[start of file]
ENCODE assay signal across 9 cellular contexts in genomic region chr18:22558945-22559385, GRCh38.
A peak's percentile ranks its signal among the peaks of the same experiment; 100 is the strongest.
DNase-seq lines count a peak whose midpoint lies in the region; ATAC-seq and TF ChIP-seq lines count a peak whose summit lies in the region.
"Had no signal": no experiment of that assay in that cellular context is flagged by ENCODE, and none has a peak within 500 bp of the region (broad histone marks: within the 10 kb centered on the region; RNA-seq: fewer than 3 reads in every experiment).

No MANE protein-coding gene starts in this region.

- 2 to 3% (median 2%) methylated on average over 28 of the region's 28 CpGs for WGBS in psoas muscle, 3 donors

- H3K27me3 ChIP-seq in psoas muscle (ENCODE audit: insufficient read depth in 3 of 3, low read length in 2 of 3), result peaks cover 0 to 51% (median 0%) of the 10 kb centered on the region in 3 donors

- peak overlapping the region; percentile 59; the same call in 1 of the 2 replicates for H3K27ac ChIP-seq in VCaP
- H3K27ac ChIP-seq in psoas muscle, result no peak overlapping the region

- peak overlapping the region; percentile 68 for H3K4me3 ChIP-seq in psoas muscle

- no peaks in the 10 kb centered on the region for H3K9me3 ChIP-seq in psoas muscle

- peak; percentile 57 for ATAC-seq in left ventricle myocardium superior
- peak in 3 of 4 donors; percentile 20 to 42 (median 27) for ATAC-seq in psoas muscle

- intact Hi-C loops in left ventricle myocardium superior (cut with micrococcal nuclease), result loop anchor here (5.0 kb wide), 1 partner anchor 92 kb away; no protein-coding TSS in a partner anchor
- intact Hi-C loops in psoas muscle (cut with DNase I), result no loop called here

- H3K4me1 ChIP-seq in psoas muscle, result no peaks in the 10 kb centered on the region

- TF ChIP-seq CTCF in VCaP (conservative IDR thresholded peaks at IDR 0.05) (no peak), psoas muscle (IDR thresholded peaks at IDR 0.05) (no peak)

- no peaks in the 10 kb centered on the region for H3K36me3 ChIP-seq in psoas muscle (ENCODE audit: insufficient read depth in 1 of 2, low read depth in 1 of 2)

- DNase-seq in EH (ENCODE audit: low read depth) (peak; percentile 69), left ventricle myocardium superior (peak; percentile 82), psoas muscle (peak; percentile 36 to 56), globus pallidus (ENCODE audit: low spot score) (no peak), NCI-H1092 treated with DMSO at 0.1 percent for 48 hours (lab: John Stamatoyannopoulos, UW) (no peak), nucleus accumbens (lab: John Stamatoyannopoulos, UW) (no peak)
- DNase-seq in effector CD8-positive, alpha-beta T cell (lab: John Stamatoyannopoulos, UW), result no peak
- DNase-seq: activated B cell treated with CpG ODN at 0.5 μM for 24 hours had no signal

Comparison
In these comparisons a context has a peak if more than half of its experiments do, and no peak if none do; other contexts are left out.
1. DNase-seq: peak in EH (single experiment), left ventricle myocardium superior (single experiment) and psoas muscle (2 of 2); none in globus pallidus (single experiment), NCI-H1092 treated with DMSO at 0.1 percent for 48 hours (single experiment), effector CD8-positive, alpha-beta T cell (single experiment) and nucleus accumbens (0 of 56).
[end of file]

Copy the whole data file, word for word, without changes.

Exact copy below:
ENCODE assay signal across 9 cellular contexts in genomic region chr18:22558945-22559385, GRCh38.
A peak's percentile ranks its signal among the peaks of the same experiment; 100 is the strongest.
DNase-seq lines count a peak whose midpoint lies in the region; ATAC-seq and TF ChIP-seq lines count a peak whose summit lies in the region.
"Had no signal": no experiment of that assay in that cellular context is flagged by ENCODE, and none has a peak within 500 bp of the region (broad histone marks: within the 10 kb centered on the region; RNA-seq: fewer than 3 reads in every experiment).

No MANE protein-coding gene starts in this region.

- 2 to 3% (median 2%) methylated on average over 28 of the region's 28 CpGs for WGBS in psoas muscle, 3 donors

- H3K27me3 ChIP-seq in psoas muscle (ENCODE audit: insufficient read depth in 3 of 3, low read length in 2 of 3), result peaks cover 0 to 51% (median 0%) of the 10 kb centered on the region in 3 donors

- peak overlapping the region; percentile 59; the same call in 1 of the 2 replicates for H3K27ac ChIP-seq in VCaP
- H3K27ac ChIP-seq in psoas muscle, result no peak overlapping the region

- peak overlapping the region; percentile 68 for H3K4me3 ChIP-seq in psoas muscle

- no peaks in the 10 kb centered on the region for H3K9me3 ChIP-seq in psoas muscle

- peak; percentile 57 for ATAC-seq in left ventricle myocardium superior
- peak in 3 of 4 donors; percentile 20 to 42 (median 27) for ATAC-seq in psoas muscle

- intact Hi-C loops in left ventricle myocardium superior (cut with micrococcal nuclease), result loop anchor here (5.0 kb wide), 1 partner anchor 92 kb away; no protein-coding TSS in a partner anchor
- intact Hi-C loops in psoas muscle (cut with DNase I), result no loop called here

- H3K4me1 ChIP-seq in psoas muscle, result no peaks in the 10 kb centered on the region

- TF ChIP-seq CTCF in VCaP (conservative IDR thresholded peaks at IDR 0.05) (no peak), psoas muscle (IDR thresholded peaks at IDR 0.05) (no peak)

- no peaks in the 10 kb centered on the region for H3K36me3 ChIP-seq in psoas muscle (ENCODE audit: insufficient read depth in 1 of 2, low read depth in 1 of 2)

- DNase-seq in EH (ENCODE audit: low read depth) (peak; percentile 69), left ventricle myocardium superior (peak; percentile 82), psoas muscle (peak; percentile 36 to 56), globus pallidus (ENCODE audit: low spot score) (no peak), NCI-H1092 treated with DMSO at 0.1 percent for 48 hours (lab: John Stamatoyannopoulos, UW) (no peak), nucleus accumbens (lab: John Stamatoyannopoulos, UW) (no peak)
- DNase-seq in effector CD8-positive, alpha-beta T cell (lab: John Stamatoyannopoulos, UW), result no peak
- DNase-seq: activated B cell treated with CpG ODN at 0.5 μM for 24 hours had no signal

Comparison
In these comparisons a context has a peak if more than half of its experiments do, and no peak if none do; other contexts are left out.
1. DNase-seq: peak in EH (single experiment), left ventricle myocardium superior (single experiment) and psoas muscle (2 of 2); none in globus pallidus (single experiment), NCI-H1092 treated with DMSO at 0.1 percent for 48 hours (single experiment), effector CD8-positive, alpha-beta T cell (single experiment) and nucleus accumbens (0 of 56).